I loved it.
There were talks in the morning and afternoon with great networking breaks in between: http://www.compsust.net/compsust-2016/program.php. The topics were by nature quite interdisciplinary. Generally, everyone applied the one or other computational method to a problem of sustainability. The conference concluded with a panel on Expanding the Horizons of Computational Sustainability which gave a great insight into how people things will go and how things will be pushed further. The poster sessions were extremely helpful as well and I had at least ten immensely rewarding conversations.
Sustainability is an important concept. I think it makes sense that there are systems in this universe which have a certain threshold which, when passed, there is no going back. The most prominent one is probably the threshold of runaway climate change, when the CO2 levels reach an irreversible level. But there are sustainability issues in all areas. For example, governments and societies have a threshold of disagreement. If too many people do not agree with the government they will go on streets and protest for a change, sometimes violently.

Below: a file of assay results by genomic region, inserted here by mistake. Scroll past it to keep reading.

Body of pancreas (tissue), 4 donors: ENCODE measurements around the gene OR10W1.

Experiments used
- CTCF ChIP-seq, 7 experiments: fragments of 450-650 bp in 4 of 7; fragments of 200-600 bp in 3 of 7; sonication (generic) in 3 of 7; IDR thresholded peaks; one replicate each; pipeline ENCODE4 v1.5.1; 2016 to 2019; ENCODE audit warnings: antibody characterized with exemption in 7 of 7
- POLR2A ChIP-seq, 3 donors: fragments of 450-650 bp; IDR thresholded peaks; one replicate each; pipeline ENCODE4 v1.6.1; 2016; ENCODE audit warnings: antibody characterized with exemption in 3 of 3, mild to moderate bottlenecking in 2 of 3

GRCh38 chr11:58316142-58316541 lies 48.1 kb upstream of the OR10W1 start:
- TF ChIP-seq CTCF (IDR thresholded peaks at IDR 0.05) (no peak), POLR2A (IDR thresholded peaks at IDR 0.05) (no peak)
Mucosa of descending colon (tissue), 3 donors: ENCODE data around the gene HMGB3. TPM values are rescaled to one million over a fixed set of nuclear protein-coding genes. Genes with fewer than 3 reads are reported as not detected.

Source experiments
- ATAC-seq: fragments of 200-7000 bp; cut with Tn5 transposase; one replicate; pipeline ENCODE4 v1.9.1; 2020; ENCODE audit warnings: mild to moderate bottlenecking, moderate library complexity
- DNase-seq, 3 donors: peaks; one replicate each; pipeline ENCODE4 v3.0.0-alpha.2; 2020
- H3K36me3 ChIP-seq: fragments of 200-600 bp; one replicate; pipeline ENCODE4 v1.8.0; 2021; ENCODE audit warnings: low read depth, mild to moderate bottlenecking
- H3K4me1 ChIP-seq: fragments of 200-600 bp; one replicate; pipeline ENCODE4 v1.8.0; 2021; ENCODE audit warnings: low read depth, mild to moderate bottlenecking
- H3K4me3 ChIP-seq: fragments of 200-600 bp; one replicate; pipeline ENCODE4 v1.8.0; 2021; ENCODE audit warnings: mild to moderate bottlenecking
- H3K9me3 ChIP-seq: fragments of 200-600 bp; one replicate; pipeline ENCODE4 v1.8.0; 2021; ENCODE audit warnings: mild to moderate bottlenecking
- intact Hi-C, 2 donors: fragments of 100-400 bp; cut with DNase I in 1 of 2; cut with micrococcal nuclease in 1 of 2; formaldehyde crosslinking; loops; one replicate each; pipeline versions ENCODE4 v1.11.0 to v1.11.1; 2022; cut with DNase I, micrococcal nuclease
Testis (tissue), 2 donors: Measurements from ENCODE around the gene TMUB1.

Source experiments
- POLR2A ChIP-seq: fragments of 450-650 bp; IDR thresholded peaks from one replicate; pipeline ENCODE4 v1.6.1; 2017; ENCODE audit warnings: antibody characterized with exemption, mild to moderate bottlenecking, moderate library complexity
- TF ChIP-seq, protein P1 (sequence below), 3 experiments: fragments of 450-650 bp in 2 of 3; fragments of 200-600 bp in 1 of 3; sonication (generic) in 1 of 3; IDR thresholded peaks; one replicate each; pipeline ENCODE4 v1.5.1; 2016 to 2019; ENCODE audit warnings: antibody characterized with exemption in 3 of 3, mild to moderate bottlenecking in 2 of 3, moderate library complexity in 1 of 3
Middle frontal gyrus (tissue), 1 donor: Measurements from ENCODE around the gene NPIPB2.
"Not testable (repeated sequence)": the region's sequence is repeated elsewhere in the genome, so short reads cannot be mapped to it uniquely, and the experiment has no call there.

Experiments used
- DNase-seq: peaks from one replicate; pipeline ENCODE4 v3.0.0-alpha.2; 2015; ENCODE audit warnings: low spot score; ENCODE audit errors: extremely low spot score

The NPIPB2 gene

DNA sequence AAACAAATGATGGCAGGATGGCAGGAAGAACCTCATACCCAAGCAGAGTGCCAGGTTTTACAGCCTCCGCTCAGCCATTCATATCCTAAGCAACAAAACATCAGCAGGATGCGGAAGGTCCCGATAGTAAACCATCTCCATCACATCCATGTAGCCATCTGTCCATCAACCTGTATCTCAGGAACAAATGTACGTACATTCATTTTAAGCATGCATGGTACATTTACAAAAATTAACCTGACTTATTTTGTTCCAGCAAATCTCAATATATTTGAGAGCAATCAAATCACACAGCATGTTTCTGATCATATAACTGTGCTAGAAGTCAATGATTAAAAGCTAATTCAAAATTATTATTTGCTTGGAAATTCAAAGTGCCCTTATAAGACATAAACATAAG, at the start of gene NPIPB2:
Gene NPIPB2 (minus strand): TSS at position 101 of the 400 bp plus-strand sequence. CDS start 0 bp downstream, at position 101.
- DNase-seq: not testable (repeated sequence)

Now, if you take a step back and take a higher level perspective, then you can observe that countries with high rates of protests more or less move economically slower. Military coups are another source of economics slow down. People need to figure out if a revolution is worth the short-term loss for the estimated long-term gain. If there are too many revolutions, there certainly cannot be long-term growth. I think, that is what China is trying to prevent. Too many demonstrations would be bad for the economy so measures, sometimes harsh but certainly vast, are taken to prevent demonstrations. Sustainability is close the the idea of trade-offs. We need to give up A now to achieve B in the future. Sustainability is especially a problem with humans which tend to prefer short-term gain over long-term gain only then to suffer in the future. That is also part of the learning process. The planet earth is finite. Resources are finite. Human patience is finite. One needs to find the most efficient path through this forrest of complex decisions. Algorithms maybe can help with that. More to come!
I spent some time before and after the conference in Manhattan. I was able to put in two 13ish-mile-runs at central park which is such a nice place especially with all the water fountains. I also met up with people I had met at the conference days before. New York is unique, there is no denying. Also, who knew Staten Island ferry is FREE OF CHARGE? Amazing, right?
Also, Ithaca is such a nice place in the summer. Great nature, great weather, great pictures, see the first picture.